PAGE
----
> 4. Keep the secret military style, with compartmented
> information. (Each person knows only a part of how to
> build a nuke, for instance. They get a little nervous
> when one ambitious person gets too many numbers on
> her badge.} Each extropian would get one ASCII
> character. The extropian password would be derived
> by putting the extropians in alphabetical order and
> each telling their one character. Then to insure secrecy,
> we would randomly choose an extropian and give him
> a frontal lobotomy. Freeze the severed frontal lobe,
> in case we discover the technology to retrieve the
> missing byte.
My body-brain found this reference.
How to Share a Secret
Massachusetts Institute of Technology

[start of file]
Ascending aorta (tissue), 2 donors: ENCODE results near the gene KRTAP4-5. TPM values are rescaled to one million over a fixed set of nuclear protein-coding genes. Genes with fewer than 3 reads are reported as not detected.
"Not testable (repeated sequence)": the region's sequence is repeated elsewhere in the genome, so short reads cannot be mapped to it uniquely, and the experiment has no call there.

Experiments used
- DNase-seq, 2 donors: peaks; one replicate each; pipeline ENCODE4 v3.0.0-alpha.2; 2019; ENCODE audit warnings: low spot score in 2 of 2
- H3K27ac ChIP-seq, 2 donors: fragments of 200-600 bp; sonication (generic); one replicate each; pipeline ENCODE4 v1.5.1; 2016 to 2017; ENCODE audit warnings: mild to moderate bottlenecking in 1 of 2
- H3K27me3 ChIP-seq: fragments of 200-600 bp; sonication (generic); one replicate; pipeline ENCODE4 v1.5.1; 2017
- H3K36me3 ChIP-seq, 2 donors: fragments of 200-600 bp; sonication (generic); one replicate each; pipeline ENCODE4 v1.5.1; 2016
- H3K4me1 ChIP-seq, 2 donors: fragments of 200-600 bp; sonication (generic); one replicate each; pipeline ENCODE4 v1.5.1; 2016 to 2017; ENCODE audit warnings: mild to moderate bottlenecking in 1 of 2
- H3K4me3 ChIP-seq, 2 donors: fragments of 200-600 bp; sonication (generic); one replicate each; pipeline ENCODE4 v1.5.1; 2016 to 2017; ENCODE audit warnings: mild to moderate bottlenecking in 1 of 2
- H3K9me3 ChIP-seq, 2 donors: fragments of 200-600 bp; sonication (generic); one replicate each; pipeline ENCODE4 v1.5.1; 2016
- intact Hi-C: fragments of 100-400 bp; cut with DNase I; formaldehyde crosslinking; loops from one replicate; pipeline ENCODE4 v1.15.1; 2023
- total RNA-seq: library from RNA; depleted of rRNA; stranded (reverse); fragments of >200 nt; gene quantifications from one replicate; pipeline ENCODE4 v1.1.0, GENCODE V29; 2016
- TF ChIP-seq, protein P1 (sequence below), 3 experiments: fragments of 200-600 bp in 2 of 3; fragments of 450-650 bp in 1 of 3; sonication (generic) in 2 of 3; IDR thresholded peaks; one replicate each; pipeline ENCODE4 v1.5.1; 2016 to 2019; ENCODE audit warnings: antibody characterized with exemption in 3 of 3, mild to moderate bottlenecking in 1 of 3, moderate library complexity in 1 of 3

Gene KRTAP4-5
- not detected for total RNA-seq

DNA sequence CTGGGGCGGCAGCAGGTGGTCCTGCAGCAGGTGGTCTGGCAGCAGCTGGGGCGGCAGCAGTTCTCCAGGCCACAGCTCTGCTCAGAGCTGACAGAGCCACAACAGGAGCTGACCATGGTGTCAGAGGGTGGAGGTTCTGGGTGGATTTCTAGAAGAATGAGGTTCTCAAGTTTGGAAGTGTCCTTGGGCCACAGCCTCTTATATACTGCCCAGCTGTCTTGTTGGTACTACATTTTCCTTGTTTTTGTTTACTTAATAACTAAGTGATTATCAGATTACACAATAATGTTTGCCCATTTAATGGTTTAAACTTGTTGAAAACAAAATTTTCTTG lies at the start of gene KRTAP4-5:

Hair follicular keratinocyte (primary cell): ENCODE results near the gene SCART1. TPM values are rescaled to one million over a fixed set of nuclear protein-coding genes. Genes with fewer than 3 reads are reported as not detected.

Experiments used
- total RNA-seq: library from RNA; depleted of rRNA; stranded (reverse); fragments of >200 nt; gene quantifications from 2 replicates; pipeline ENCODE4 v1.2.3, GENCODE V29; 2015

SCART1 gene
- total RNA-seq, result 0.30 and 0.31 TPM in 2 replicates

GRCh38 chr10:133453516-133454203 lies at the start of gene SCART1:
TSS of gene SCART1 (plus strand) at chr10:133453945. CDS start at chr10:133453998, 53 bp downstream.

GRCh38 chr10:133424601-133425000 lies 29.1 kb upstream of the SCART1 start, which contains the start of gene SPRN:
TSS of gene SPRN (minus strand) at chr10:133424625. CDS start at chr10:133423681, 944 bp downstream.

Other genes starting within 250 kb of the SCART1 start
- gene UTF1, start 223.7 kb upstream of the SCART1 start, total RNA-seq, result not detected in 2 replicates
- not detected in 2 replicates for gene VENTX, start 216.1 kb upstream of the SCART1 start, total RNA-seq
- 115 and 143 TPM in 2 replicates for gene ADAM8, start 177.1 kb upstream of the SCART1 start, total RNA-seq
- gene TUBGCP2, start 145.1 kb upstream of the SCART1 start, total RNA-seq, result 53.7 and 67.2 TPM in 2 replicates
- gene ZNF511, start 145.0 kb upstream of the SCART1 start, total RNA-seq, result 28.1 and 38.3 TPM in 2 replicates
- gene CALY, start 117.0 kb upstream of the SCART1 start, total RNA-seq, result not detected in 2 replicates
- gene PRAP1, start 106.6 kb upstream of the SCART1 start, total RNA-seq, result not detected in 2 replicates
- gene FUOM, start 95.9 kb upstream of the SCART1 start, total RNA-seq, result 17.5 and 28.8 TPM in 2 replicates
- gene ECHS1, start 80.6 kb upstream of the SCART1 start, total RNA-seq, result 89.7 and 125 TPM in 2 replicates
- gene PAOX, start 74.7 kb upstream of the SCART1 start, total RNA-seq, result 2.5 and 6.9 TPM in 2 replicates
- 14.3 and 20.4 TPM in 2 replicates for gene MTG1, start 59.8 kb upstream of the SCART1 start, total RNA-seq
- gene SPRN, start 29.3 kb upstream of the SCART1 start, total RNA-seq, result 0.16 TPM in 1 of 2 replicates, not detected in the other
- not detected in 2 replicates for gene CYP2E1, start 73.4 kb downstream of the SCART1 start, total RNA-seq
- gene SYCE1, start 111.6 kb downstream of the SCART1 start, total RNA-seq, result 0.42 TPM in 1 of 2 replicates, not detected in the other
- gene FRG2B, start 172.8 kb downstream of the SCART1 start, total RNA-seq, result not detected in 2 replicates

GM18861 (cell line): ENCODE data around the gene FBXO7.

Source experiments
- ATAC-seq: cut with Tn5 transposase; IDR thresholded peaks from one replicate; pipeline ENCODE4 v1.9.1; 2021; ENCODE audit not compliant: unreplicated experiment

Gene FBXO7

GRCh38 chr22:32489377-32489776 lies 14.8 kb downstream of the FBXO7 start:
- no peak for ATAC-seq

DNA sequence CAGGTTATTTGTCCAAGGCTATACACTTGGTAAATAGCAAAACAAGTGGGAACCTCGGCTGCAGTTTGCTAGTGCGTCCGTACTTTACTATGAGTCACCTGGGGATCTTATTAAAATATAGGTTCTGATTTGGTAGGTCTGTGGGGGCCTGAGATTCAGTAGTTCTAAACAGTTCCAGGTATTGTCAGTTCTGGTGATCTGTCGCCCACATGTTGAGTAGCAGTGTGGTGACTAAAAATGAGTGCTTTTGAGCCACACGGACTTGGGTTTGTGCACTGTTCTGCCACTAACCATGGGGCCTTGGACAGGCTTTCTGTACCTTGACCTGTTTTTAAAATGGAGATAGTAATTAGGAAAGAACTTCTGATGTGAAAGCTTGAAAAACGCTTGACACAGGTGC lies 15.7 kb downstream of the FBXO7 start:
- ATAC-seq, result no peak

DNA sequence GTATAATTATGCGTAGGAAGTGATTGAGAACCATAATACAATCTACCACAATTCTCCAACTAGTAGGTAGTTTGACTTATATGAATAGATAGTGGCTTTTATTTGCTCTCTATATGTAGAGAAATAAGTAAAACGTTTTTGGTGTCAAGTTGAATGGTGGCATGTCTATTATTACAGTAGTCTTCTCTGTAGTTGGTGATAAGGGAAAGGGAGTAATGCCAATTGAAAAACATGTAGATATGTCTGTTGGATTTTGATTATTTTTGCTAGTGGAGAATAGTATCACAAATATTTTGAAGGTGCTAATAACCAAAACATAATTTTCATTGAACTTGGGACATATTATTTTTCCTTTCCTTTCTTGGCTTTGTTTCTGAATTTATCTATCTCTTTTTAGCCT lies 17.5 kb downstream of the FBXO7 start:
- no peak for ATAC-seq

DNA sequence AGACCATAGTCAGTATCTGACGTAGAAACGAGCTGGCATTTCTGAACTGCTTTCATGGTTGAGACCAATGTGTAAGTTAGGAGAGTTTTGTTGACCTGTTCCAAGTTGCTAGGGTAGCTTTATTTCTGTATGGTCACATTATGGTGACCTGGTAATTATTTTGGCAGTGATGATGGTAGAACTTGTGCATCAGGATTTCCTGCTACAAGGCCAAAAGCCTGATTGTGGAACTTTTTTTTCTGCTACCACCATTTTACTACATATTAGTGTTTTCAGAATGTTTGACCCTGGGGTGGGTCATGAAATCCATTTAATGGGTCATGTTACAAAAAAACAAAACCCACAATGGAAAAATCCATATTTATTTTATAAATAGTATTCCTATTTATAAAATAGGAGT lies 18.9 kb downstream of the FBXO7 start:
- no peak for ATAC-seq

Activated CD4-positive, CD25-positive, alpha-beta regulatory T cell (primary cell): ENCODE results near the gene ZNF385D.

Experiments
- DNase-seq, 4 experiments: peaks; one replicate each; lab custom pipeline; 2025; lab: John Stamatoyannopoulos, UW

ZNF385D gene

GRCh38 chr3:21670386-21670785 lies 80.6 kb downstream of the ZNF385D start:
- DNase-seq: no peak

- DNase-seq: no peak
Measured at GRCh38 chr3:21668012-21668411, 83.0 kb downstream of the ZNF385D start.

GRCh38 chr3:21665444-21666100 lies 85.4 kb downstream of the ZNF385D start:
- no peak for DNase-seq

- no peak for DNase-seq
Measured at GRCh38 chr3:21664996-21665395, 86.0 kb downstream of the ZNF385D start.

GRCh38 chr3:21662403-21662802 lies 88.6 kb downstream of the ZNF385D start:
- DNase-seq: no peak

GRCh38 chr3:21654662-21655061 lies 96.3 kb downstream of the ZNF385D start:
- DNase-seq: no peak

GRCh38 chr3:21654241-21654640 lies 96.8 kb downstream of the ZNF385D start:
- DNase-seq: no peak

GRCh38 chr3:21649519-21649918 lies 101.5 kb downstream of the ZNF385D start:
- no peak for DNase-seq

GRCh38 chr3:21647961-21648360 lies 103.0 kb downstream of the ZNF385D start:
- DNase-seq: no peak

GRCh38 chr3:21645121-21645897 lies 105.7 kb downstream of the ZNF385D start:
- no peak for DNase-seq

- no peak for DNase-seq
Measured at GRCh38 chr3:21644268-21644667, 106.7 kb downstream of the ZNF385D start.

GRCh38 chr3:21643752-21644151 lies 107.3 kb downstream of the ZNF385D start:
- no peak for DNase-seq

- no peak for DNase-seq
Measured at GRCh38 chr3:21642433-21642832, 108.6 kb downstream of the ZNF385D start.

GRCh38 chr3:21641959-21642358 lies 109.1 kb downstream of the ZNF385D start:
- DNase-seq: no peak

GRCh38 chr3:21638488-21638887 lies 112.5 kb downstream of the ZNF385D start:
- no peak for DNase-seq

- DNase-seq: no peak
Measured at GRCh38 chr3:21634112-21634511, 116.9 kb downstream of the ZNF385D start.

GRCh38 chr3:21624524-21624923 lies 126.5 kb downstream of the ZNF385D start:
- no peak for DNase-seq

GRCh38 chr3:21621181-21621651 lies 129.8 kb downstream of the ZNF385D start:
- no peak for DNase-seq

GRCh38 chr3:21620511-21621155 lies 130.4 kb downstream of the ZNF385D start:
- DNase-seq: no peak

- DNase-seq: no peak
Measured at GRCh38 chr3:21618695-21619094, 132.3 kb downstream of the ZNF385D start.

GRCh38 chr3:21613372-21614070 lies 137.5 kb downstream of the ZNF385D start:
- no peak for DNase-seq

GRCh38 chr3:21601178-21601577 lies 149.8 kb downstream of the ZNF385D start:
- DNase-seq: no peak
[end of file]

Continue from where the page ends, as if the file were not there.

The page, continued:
Communications of the ACM, 22, 612-613 (1979).
"In this paper we show how to divide data D into n pieces in such a way that
D is easily reconstructable from any k pieces, but even complete knowledge
of k - 1 pieces reveals absolutely no information about D. This technique
enables the construction of robust key management schemes or cryptographic
schemes that can function securely and reliably even when misfortunes
destroy half the pieces and security breaches expose all but one of the
more at http://szabo.best.vwh.net/secret.html
It seems to be possible to make k = n in the
"share a quantum secret" problem.
Next step: implement the "no one knows the secret" condition.
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